I still need to finish off the Veterans and Command squad and I’m also thinking a small band of militia would be cool for this group too. I’m enjoying painting and determined to finish this project before I throw myself too much into the next one.

Heres the group shot minus the tank.


Cheers gang




33 thoughts on “The Stouthearted 31st Praetorian Guard – Part 2 – Line Infantry”

  1. Great stuff mate, they really do look the part now, and high-five on going the extra distance with the green cuffs! I’m surprised that you didn’t go for the red trouser stripe though – any reason for that? Don’t get me wrong – I like them in navy, but usually the trouser stripe gets picked out. I’m still struggling with that flag though bro… it needs to be Welshified!

    Liked by 2 people

    1. Thanks man. The reason I didn’t do the stripe is because everyone else does hehe. I was tempted but after staring at them for a considerable (unhealthy) amount of time I decided on no stripe. As for the flag, did you see Marvin’s comment?

      Here ‘tis

      By the way, you’re English flag is quite correct – the 24th Foot in 1879 were still nominally an English regiment known as the 2nd Warwickshire. They became the South Wales Borderers in 1881. A bit of nerd lore for year!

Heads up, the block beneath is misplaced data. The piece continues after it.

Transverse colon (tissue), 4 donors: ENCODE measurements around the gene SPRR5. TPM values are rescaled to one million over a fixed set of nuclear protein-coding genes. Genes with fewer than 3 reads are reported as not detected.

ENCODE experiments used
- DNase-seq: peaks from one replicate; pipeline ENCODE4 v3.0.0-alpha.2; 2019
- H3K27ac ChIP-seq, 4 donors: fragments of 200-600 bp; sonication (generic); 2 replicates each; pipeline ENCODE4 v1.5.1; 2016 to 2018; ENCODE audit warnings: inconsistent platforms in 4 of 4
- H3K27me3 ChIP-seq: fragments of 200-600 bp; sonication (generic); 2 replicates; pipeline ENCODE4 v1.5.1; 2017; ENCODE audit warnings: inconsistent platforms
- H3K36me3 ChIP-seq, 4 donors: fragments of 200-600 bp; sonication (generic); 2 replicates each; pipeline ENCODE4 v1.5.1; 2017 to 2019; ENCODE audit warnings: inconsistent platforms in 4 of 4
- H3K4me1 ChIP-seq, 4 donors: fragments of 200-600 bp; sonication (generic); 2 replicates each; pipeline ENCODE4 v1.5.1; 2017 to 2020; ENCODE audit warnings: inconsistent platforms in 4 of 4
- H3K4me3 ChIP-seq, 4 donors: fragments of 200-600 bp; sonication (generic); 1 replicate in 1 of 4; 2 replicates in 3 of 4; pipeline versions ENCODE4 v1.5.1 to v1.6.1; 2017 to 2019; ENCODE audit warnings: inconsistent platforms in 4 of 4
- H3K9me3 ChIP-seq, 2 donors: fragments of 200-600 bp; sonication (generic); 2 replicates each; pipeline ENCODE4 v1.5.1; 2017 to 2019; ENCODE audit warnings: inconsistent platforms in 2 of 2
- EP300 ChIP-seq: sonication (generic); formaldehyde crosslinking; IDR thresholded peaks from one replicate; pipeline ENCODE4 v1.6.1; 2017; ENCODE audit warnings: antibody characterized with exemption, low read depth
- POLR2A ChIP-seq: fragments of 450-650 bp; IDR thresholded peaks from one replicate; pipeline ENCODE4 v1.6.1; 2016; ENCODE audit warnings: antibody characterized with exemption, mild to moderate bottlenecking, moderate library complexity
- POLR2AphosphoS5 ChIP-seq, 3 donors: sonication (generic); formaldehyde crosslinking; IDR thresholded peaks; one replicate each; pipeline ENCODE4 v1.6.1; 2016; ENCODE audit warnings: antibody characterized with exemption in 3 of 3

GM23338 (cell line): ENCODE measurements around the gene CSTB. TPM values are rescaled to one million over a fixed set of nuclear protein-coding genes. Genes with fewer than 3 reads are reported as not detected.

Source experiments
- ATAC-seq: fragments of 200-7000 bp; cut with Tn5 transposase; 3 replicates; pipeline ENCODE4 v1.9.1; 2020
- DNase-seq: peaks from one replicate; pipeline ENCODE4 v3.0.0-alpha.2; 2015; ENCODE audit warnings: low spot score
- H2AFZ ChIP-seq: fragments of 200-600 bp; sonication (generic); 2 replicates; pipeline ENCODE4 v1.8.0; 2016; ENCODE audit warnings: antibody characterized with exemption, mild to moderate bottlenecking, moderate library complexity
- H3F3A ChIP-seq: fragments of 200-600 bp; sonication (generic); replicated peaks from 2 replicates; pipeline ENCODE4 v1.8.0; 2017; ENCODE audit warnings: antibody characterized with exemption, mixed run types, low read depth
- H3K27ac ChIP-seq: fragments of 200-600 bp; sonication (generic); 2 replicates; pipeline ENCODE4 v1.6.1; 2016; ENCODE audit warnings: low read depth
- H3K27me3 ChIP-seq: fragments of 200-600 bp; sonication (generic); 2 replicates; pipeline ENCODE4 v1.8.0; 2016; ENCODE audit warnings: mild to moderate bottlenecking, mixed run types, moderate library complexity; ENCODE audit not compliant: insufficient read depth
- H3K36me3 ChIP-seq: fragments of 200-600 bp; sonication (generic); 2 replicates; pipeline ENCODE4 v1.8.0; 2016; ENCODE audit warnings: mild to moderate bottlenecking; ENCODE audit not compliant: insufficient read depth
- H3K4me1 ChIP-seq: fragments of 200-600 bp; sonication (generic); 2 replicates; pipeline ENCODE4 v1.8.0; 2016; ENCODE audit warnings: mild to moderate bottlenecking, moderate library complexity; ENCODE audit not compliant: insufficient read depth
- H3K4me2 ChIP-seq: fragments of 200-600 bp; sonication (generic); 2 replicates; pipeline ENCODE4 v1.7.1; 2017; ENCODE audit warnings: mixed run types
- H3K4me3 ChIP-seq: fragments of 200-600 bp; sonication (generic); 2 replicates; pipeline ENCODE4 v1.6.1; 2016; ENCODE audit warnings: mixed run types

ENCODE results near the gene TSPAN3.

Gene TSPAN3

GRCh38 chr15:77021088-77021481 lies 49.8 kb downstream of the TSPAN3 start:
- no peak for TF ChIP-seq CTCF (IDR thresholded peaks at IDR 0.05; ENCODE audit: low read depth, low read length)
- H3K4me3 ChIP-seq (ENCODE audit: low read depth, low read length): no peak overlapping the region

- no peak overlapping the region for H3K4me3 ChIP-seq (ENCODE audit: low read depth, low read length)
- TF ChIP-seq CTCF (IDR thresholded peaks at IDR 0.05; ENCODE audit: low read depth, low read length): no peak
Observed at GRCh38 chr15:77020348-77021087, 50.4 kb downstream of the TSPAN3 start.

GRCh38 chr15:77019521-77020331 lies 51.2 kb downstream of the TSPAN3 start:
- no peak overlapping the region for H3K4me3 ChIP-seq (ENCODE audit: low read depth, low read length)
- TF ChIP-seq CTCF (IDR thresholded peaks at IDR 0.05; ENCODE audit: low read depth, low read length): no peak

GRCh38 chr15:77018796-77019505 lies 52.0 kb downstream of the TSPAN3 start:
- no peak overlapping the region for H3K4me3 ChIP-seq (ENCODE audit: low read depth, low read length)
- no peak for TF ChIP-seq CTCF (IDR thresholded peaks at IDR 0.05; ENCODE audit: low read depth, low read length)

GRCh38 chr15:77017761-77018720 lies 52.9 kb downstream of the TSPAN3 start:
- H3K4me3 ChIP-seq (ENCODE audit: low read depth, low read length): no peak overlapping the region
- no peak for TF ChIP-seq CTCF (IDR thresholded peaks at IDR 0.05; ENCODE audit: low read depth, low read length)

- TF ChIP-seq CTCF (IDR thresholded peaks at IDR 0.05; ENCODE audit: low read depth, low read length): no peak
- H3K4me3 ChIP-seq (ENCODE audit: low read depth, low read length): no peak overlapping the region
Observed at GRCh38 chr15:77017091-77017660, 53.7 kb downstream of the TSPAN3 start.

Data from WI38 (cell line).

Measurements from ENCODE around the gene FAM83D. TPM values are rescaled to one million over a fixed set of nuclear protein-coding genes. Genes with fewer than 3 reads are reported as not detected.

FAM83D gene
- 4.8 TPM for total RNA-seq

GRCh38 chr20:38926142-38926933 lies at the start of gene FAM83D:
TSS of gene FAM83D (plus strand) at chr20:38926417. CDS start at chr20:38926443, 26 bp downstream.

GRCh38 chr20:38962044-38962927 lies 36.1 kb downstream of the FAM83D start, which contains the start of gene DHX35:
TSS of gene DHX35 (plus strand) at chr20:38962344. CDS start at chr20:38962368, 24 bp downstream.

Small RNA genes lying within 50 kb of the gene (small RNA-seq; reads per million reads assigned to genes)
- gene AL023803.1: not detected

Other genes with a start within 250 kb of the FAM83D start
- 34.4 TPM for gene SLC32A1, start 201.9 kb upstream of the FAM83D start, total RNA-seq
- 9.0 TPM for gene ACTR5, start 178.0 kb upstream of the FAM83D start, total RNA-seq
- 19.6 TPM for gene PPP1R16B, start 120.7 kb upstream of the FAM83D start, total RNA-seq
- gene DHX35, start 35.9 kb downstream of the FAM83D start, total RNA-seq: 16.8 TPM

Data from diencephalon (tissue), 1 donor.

He has my back hehe but in all honesty it was just an easier flag for me to paint. Thanks again. I may have mentioned I the first post that I hoped you, in particular, would like them. 👍🏼👍🏼

      Liked by 2 people

    1. Aww shucks pal, nice of you to think and say. I’m enjoying the painting immensely this year which, as you know, isn’t usually my favourite part of the hobby. I’m not sure why I’ve changed the game a bit this year. Maybe I’m just sick of all these unpainted miniatures staring up at me, haunting me haha. I’ve still got few more chaps for this army but the drive is strong.

      Liked by 1 person

  2. They are awesome mate. It took me a while to work them out. I was wracking my brain trying to work out what the figures were.